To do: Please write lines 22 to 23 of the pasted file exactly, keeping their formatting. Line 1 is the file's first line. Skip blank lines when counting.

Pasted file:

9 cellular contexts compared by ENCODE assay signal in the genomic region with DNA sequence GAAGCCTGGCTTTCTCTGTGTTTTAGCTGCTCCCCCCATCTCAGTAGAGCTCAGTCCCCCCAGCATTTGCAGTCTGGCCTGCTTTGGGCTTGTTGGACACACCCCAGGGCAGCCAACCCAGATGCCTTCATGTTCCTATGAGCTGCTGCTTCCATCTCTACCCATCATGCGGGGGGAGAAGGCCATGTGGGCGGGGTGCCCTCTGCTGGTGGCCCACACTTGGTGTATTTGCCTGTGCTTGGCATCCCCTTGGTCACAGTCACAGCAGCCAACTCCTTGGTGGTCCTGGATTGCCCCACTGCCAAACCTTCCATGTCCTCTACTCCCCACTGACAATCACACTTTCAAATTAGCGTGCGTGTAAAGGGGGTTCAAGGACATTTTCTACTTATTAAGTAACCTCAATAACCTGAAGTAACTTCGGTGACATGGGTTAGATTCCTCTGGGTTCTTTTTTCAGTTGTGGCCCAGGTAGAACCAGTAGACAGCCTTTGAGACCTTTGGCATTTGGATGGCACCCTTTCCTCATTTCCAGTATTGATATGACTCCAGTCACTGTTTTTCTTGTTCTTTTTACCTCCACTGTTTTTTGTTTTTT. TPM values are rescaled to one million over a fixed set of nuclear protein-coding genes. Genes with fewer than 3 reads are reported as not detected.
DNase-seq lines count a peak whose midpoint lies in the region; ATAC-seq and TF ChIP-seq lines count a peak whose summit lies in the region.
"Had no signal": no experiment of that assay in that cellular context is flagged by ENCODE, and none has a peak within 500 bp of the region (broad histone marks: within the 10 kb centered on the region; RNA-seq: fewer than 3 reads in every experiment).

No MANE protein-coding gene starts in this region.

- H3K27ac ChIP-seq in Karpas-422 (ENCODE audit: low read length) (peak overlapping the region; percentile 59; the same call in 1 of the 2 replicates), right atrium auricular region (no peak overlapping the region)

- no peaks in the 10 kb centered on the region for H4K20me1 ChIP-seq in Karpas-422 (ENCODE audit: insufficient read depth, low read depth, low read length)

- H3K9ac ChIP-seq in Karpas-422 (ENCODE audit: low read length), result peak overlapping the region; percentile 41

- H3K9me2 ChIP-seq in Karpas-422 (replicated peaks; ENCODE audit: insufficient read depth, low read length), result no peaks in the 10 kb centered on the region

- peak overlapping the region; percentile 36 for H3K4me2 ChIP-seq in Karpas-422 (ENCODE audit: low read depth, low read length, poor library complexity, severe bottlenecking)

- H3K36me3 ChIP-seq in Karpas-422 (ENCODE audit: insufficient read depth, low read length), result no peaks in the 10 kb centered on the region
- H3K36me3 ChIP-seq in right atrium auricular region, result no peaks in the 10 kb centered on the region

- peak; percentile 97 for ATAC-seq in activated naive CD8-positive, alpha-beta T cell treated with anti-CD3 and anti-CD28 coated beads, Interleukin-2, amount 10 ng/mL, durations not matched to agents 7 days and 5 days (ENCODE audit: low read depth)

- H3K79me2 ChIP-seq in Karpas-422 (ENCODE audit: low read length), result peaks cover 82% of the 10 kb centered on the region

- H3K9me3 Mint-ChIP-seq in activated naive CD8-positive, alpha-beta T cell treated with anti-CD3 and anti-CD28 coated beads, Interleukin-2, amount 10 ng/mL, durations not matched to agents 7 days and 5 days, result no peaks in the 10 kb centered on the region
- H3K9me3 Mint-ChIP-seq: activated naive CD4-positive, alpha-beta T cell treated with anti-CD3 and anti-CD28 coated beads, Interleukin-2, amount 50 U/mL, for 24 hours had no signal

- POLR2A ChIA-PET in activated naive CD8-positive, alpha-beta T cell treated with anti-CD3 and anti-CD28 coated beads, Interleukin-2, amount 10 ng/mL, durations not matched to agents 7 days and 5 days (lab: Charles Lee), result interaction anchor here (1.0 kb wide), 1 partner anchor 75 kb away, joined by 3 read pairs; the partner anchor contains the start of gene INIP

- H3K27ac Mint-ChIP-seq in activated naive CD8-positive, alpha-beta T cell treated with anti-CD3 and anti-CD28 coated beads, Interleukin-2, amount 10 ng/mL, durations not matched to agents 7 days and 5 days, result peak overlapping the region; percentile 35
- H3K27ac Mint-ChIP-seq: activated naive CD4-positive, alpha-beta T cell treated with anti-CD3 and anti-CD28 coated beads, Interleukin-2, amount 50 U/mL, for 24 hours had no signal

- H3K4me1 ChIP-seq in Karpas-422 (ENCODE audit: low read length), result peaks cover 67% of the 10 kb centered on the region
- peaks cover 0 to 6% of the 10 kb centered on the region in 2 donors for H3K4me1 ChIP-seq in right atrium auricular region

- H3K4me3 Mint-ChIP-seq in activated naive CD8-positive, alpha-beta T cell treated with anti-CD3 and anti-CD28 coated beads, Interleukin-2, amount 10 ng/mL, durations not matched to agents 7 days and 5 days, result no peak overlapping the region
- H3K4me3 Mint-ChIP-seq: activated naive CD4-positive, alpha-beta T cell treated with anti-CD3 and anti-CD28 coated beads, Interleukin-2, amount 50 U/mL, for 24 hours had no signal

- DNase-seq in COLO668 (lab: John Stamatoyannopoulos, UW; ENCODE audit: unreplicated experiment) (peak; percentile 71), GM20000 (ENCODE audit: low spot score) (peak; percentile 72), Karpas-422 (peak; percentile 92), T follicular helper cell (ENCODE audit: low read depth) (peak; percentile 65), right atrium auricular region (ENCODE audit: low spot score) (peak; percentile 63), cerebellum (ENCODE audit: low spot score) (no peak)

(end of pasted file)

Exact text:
- H3K4me3 Mint-ChIP-seq: activated naive CD4-positive, alpha-beta T cell treated with anti-CD3 and anti-CD28 coated beads, Interleukin-2, amount 50 U/mL, for 24 hours had no signal

- DNase-seq in COLO668 (lab: John Stamatoyannopoulos, UW; ENCODE audit: unreplicated experiment) (peak; percentile 71), GM20000 (ENCODE audit: low spot score) (peak; percentile 72), Karpas-422 (peak; percentile 92), T follicular helper cell (ENCODE audit: low read depth) (peak; percentile 65), right atrium auricular region (ENCODE audit: low spot score) (peak; percentile 63), cerebellum (ENCODE audit: low spot score) (no peak)